A police officer was on scene when the fire department arrived, but hadn’t been able to locate the apparent vagrant. Thus a thorough search of the building was started. Johnny and Roy had taken the upper floor while two other fire fighters were on the lower. After several minutes, the men from Engine 116 reported they’d found the ‘victim’, a bit intoxicated and claiming to be in need of some fresh clean air instead of the staleness within the structure, but otherwise okay. Still, the paramedics would need to check him out, just to be sure.
With Johnny behind him, Roy wasn’t sure how far apart they’d been; if something may have caused his partner to hesitate a moment along the way. It might’ve been that Johnny didn’t run for what ever reason when Roy called out to him to do so.
All he knew was that as he, and he thought Gage, reached the lower floor to make their way toward the front exit to join the others who’d just gotten the man outside, the unthinkable happened. A loud blast and the interior of the building came down. When all had stopped, Gage was nowhere to be seen in the rubble around him.
Novocain. . .
That’s what John wanted at the moment. If he just had some novocain, maybe he could stop the throbbing of his mind.
But it wouldn’t stop the other feeling that had washed over him in the past few moments.
Nausea. . .
Though still not sure of the how, it was becoming clear of the what. And that was that he somehow had sustained a concussion, among at least one other likely injury.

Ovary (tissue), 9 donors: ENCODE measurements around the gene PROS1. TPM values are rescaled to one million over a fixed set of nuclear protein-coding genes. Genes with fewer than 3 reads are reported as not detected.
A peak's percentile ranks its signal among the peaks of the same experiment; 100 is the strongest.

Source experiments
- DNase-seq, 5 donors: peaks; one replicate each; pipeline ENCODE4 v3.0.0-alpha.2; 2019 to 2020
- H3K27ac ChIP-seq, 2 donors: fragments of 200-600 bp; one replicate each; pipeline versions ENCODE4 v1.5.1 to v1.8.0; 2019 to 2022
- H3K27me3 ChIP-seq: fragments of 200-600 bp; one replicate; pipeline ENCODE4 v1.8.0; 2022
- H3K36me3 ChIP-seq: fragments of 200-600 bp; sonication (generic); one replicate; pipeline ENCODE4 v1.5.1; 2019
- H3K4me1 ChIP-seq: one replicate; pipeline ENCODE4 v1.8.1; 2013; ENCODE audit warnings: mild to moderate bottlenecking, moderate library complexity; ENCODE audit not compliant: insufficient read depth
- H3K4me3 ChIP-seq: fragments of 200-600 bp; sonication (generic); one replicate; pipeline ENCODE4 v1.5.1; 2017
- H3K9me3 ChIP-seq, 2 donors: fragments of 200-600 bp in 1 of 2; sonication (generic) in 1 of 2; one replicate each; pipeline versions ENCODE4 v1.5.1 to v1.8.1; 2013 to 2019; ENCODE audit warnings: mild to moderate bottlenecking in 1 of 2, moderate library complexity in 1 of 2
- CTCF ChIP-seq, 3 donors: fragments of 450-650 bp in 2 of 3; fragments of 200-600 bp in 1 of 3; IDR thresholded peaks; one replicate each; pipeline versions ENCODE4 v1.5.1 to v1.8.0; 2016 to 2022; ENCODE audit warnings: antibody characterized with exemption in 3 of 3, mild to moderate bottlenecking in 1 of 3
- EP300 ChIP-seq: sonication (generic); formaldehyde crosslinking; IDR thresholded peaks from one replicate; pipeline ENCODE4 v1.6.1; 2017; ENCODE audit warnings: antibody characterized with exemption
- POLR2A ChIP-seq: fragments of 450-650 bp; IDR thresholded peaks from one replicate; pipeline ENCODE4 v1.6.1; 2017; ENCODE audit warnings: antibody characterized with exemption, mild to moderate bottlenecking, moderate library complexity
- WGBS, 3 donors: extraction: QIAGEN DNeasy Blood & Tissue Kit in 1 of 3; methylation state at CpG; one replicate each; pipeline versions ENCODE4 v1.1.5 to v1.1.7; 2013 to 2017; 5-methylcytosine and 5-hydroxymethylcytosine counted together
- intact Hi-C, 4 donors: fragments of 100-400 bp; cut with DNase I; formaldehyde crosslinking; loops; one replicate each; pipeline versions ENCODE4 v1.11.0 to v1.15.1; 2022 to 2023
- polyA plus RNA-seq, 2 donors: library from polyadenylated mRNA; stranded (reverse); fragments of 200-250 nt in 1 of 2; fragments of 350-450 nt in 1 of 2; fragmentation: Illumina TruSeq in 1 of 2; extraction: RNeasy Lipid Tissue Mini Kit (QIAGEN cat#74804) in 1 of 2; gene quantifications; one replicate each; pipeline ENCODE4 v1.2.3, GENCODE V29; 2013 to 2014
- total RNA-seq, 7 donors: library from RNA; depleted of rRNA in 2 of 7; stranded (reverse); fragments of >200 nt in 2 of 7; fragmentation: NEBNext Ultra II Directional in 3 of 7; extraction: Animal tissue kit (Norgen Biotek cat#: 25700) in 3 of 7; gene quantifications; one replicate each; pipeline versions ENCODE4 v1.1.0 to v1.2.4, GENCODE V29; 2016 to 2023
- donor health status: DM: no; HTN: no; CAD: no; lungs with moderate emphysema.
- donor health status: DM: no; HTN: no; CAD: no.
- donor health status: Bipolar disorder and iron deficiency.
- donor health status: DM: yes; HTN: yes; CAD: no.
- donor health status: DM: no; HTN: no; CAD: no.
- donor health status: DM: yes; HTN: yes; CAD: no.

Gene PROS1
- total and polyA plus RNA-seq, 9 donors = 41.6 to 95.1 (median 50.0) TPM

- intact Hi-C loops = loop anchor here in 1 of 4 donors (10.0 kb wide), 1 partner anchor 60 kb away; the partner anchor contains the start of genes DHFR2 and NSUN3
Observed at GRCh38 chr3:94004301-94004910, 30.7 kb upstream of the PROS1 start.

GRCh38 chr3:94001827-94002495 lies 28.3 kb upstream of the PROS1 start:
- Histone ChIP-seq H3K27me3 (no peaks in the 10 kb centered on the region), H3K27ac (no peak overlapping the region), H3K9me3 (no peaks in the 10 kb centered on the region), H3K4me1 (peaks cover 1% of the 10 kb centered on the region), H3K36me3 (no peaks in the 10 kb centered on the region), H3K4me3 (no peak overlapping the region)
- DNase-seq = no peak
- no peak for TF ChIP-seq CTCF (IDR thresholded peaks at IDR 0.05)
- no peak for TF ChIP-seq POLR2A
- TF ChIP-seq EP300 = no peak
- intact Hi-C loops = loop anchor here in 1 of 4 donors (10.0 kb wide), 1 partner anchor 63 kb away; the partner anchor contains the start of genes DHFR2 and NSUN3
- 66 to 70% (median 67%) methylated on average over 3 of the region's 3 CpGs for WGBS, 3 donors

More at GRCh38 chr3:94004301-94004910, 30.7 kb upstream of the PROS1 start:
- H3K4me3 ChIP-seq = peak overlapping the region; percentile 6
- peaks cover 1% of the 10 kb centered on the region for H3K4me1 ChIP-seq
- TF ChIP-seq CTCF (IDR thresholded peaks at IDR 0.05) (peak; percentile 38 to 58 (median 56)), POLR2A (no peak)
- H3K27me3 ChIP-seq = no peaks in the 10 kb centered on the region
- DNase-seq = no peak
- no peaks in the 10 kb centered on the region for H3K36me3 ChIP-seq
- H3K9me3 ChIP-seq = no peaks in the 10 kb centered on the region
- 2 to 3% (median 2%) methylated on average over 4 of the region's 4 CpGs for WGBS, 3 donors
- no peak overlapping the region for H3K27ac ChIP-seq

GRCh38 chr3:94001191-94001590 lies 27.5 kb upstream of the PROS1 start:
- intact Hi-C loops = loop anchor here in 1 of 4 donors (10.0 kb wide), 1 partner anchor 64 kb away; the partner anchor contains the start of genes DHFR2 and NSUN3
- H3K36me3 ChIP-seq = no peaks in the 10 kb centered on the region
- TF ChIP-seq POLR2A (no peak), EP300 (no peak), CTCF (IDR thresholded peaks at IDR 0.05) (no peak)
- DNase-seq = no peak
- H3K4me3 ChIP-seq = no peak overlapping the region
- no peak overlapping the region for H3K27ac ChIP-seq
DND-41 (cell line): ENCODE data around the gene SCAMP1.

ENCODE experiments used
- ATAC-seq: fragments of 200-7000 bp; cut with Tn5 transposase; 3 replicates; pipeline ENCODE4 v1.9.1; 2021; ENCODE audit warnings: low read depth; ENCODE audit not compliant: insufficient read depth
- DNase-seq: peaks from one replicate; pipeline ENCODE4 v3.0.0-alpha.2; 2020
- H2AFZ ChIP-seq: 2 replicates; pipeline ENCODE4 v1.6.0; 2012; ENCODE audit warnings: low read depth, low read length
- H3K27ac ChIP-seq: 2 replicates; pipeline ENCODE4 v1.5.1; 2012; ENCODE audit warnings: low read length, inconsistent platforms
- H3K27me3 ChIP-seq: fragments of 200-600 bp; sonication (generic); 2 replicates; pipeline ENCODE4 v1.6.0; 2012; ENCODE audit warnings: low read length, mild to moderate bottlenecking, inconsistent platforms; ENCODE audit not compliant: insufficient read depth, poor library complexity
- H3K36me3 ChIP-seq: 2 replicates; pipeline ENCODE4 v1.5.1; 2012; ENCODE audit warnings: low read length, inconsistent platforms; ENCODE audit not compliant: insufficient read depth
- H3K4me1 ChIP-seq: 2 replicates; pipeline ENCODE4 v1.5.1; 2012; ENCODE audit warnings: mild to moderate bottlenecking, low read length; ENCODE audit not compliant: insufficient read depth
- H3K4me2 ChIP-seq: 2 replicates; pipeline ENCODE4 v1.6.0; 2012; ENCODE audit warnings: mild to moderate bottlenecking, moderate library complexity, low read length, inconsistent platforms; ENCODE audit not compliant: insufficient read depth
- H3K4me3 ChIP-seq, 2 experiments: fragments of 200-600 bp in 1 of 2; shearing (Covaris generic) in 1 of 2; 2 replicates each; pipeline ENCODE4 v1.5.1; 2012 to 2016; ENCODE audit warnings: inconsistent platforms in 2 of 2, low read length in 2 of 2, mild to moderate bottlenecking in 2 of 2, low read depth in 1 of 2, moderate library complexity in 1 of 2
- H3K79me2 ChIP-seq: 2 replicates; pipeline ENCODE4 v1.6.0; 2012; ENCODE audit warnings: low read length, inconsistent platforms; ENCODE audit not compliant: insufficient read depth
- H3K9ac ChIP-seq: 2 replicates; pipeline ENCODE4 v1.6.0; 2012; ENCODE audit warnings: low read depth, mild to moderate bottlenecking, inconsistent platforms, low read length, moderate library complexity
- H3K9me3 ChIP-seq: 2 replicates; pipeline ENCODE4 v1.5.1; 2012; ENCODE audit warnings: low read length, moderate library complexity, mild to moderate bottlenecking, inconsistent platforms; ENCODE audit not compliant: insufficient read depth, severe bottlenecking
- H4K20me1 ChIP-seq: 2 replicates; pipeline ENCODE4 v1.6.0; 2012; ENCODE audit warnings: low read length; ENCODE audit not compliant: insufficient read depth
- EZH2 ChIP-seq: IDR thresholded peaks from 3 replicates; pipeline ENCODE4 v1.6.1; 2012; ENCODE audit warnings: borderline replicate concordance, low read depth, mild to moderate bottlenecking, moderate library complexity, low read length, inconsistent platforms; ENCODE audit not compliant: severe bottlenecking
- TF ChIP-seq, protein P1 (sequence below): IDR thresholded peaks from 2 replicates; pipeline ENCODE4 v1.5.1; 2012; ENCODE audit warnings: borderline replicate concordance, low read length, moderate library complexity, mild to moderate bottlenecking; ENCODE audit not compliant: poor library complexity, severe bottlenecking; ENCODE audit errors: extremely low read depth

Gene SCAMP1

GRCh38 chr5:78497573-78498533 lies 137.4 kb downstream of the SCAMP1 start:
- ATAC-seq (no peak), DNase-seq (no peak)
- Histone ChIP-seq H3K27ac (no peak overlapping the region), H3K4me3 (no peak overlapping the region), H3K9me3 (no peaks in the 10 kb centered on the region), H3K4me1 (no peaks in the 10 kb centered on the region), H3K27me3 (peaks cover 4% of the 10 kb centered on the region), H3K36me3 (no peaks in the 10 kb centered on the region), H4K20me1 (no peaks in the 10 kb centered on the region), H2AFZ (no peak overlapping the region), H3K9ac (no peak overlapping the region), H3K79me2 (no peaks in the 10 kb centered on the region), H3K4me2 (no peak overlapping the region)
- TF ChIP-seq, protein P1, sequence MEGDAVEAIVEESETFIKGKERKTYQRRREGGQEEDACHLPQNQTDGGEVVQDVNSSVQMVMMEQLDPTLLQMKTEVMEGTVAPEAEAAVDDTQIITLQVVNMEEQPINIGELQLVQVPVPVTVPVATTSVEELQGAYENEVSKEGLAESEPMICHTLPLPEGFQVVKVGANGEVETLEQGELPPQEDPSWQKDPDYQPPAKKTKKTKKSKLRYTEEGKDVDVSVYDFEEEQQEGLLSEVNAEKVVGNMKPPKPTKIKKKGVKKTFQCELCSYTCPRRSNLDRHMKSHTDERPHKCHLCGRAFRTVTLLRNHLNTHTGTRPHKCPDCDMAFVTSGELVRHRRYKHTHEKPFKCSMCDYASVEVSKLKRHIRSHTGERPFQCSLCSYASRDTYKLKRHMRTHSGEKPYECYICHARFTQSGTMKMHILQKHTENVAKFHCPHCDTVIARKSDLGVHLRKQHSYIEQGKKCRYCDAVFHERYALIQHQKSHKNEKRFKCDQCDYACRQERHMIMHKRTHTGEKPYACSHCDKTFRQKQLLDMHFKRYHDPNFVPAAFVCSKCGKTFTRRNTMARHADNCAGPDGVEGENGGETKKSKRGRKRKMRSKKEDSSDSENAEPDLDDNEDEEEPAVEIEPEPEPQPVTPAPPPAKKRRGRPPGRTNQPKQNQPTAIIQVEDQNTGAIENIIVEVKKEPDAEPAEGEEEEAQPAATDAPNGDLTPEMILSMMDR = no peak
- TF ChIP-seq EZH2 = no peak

Oh man. . .
He tried to recall what he’d been doing recently, what might have brought him to where ever he was. But the last thing he could recall was inventorying the squad with—
He startled slightly when he surprised himself with the dry, croaky sound of his voice as he’d called out his partner’s name.
Where was Roy? Was he okay?
Whether the victim they’d been sent to help was part of a sinister act, or even the passerby as well, no one knew yet. It was certainly possible. Because he’d been so insistent on suddenly leaving the warehouse, suspicions about the drunk rose.
He’d been found clutching a flask half full of whiskey, but it was possible he’d carried in and set up an explosive earlier, before he’d become intoxicated.
The passerby would be difficult to find to question. They’d made the anonymous call from a pay phone.
It was sort of ironic that less than a year earlier, Gage and DeSoto been sent to rescue a lone man in an old warehouse. He’d been pinned under debris when a bomb he’d set went off, trapping him. It was only part way into the rescue that they’d learned from the serial bomber that there was yet another one set to go off very soon.
Through circumstances no one could have predicted, Johnny ended up alone and injured in the structure, unable to escape without help. Roy had gone in and gotten him out just in time before the building blew up. Then they’d been lucky the explosive was a little late going off.
Not this time, though.
As he felt the ambulance make a turn into the hospital lot entrance, Roy wondered if they’d ever have all the answers on the who and why of the latest bombing.